The Moselle River, or Mosel, is the Rhine’s longest tributary, yet only has 217 navigable miles, earning the nickname “Little Sister”. Within this short distance, however, dramatic views abound. Between Koblenz and Trier, terraced vineyards appear to rise from the water to the sky. Picturesque towns and massive fortresses add to the scenery, proving again the Moselle’s own natural talent to amaze.
The Moselle - perfect for:
Ancient, Mosel’s wine region holds as much mystery as it does grapes. No one can say for sure who brought the first wines to the region. With grapevines individually staked to the ground, one assumption is the Celts. The region’s numerous wine presses, however, point to the Romans. What is undisputed, however, is the present-day popularity of the region, attracting connoisseurs who seek the Rieslings and Müller-Thurgau
Mysterious castles, wine terraces and wine-growing villages: from the sun deck, the Moselle will leave you speechless as it follows a sinewy path past breathtaking vistas of sloping vineyards.
Our River Cruises along the Moselle
The most beautiful destinations along the Moselle
The Moselle River meets the Rhine at Koblenz, Germany. On the way through France, it gently snakes across the countryside, eventually forming a natural boundary between Luxembourg and Germany.
In Koblenz, the giant equestrian statue of Emperor Wilhelm I watches over the confluence of the two rivers at Deutsches Eck. Here, witness nature’s wonder as the Moselle's pale green waters mingle with the dark blues of the Rhine. For a more dramatic view, hop a cable car to the Ehrenbreitstein Fortress high above Koblenz and gaze upon the entire landscape.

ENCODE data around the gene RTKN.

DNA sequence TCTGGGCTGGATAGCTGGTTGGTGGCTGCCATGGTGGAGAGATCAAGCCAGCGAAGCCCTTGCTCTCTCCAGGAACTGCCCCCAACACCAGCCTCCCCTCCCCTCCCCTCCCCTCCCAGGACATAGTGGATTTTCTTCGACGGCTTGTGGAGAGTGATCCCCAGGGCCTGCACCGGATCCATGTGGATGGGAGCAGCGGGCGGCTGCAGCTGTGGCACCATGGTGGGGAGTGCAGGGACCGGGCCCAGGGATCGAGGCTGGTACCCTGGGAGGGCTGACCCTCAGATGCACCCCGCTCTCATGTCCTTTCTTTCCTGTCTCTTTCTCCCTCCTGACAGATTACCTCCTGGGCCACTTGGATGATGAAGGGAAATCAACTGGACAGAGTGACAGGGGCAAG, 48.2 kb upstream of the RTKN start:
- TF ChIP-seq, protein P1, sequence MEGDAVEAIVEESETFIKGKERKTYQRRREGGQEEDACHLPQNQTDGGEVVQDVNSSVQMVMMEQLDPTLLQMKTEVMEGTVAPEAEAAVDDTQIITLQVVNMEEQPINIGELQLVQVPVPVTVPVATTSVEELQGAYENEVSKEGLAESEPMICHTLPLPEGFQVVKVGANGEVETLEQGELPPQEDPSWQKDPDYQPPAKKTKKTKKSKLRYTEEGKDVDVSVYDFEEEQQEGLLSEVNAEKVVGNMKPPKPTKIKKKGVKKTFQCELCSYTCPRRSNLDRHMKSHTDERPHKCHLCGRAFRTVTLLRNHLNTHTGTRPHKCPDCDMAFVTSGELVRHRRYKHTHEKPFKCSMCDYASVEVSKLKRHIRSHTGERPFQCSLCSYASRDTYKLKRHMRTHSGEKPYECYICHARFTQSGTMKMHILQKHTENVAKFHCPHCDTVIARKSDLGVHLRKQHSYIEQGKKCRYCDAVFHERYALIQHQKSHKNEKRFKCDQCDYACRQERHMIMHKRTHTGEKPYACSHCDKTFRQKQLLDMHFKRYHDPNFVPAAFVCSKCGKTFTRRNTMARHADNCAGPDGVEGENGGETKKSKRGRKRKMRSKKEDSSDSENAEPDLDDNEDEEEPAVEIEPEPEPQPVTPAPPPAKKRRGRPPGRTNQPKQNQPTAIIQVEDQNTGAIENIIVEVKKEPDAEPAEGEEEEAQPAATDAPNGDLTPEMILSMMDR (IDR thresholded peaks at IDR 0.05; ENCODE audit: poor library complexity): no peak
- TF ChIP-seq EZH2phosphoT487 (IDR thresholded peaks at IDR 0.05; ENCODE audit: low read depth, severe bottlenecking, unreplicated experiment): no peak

Towering over Cochem, the Gothic Revival castle has a long history tied closely to the town. Much like a fabled damsel in distress, the castle was saved from ruin by Louis Ravené who rebuilt the castle in under ten years. Because this landmark endures, Cochem is known as the Neuschwanstein of the Lower Mosel. Stroll the quaint streets or enjoy local wines, or tour the castle, open between April and November.
Bernkastel-Kues is one of the oldest wine-growing regions in Germany and recognized for its vineyards. Wine enthusiasts will find ample opportunities to enjoy a local glass in a cozy tavern or winery. Stroll through the old town and feel like you’re walking through the pages of time. Stay awhile and build your own story.
The steep slopes around the Moselle River Valley offer excellent conditions for quality wine growing. The grapes cultivated on slate soils mostly produce fruity wines with a pronounced minerality and moderate alcohol content, a perfect fit with modern, light cuisine. About 90 percent of the vineyards are used for the cultivation of white wines, and, as in the Rhine Valley, Riesling represents the most important grape variety. Elbling is a true Mosel specialty, a sparklingly fresh wine with a special feature: Both red and white grapes can grow on its vine.
Trier, Germany's oldest city, offers history reaching back thousands of years. Take in all this city has to offer, from the Roman Porta Nigra and Forum Baths to the enchanting Dreikönigshaus, or House of the Three Magi.
The Beauty of the Moselle River
Choose the sweeter side of life.
The romantic Moselle meanders through an enchanting landscape of castles, picture-book villages and terraced slate slopes. The land here is one of the richest wine regions in the world and offers history dating back to Roman times. Discover the magic on one of our Moselle cruises.